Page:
The two men were on the footplate, checking that everything was in readiness. Pike had got up a good head of steam and his fire shovel was at hand to add more fuel from the tender when necessary. The engine was throbbing with suppressed power. Andrews studied his instruments with a mixture of pride and affection. A locomotive was much more than an inanimate piece of machinery to him. She was a trusted friend, a living creature with moods, likes and dislikes, a complex lump of metal with her own idiosyncrasies, a sublime being, blessed with awesome might, who had to be treated correctly in order to get the best out of her.

‘Mr Allan knows how to design an engine,’ he said, appreciatively.

‘She’s one of the best,’ agreed Pike.

‘Mind you, there’s still room for improvement. They ought to let me spend a week or two at Crewe. I could point out a number of things that would make her run better yet use less oil.’

‘You always were a man of opinions, Caleb.’

‘They’re not opinions — they’re plain commonsense. The people who can give the best advice about how to build a locomotive are the men who drive her.’

‘I got no complaints.’

‘That’s because you’re too easily satisfied, Frank.’

‘I do what I’m paid to do, that’s all.’

There was an air of fatalism about Pike. Though Andrews was very fond of him, he had long ago accepted that his fireman lacked any real urgency or ambition. Frank Pike was a reliable workhorse, a quiet, efficient, unassuming, conscientious man who never questioned what he was doing or looked beyond it to something better. Andrews, by contrast, had enough aspiration for the two of them. He was bubbling with energy. While most men of his years were anticipating retirement, all that he could think about was promotion.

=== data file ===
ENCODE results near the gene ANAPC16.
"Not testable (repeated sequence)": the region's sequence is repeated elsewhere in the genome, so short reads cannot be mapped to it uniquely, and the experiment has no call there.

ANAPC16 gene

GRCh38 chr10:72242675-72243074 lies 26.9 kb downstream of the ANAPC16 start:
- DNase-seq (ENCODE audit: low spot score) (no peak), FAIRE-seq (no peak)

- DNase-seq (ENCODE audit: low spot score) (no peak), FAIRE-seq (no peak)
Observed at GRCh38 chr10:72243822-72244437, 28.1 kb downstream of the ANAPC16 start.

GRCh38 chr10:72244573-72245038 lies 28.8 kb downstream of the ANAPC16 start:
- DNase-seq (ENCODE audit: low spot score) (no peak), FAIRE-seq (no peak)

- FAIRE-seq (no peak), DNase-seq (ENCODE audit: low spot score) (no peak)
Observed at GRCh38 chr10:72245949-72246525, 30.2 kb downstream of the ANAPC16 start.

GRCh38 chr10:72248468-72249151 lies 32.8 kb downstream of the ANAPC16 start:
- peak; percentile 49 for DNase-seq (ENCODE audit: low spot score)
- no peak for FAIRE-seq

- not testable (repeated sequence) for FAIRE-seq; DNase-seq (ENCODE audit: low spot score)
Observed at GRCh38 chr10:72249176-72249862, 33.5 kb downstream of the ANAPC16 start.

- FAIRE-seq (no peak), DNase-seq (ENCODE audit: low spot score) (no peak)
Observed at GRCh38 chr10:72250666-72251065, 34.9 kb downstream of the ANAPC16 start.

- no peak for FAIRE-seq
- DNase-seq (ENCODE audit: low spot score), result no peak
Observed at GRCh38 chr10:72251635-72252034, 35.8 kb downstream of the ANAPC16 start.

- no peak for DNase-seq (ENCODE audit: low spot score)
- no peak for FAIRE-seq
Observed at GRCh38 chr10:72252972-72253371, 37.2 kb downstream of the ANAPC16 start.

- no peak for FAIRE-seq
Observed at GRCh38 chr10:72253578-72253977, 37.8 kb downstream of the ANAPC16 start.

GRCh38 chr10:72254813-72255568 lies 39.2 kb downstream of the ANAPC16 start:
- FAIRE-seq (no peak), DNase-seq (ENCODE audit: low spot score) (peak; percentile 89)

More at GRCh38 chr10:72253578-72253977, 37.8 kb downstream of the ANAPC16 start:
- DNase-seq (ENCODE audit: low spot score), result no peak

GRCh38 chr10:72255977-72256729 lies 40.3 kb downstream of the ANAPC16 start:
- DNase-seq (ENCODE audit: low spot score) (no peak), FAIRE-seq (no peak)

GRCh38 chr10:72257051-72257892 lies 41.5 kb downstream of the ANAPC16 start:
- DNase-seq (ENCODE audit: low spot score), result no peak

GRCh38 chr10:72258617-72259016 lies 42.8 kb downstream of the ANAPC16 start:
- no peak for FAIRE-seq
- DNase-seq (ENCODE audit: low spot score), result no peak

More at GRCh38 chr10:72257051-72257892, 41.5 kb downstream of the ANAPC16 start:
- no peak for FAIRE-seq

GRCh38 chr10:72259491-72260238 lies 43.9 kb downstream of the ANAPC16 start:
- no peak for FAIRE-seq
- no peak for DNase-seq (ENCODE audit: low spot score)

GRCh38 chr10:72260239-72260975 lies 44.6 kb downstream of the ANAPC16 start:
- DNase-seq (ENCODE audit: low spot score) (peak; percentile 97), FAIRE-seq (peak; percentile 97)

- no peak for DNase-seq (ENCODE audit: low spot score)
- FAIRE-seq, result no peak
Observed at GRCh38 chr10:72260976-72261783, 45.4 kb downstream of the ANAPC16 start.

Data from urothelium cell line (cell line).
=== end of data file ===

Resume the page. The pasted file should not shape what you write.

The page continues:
Like his fireman, Andrews wore a uniform of light-coloured corduroy and cap. Pulling a watch from his pocket to consult it, he clicked his tongue in irritation.

‘What’s keeping them?’ he said.

‘There’s minutes to go yet, Caleb.’

‘I like to leave on time.’

‘We will,’ said Pike, turning round to look back down the train. ‘I think they’re loading the last box now.’

Andrews put his watch away and gazed back down the platform. It was a short train, comprising an empty first class carriage, a bright red mail coach, a luggage van and a guard’s van. The locomotive and tender bore the distinctive livery of the northern division of the company. The engine was painted green, with main frames a paler shade of the same hue. Smoke box and chimney were black. The dome was green, as was the base of the safety valve, though the casing of the latter was polished brass. Hand-rails were covered polished brass and splashers were brass-headed. Wheels were black. The front cylinder caps were made of iron, polished to a sheen. Before she set out, she was positively gleaming.

‘Come on, come on,’ said Andrews, tapping his foot.

Pike gave a tolerant smile. ‘You’re too impatient.’

‘I want to be on my way, Frank.’

‘So do I,’ admitted the other. ‘I always feel a bit nervous when we’ve so much money aboard. It must worry you as well.’

‘Not in the least.’

‘But we must be carrying a small fortune.’

‘I don’t care if we’ve got the Crown Jewels tucked away in the luggage van,’ boasted Andrews, sticking out his chest. ‘Makes no difference at all to me. Besides, we have plenty of guards on board to watch over the mail and the money. No,’ he went on, ‘the only thing that unsettles me is time-keeping. I’ve a reputation to maintain.’ He heard a shrill blast on a whistle. ‘At last!’ he said with relief. ‘Stand by, Frank.’

‘I’m ready.’

‘Then let’s take her to Birmingham.’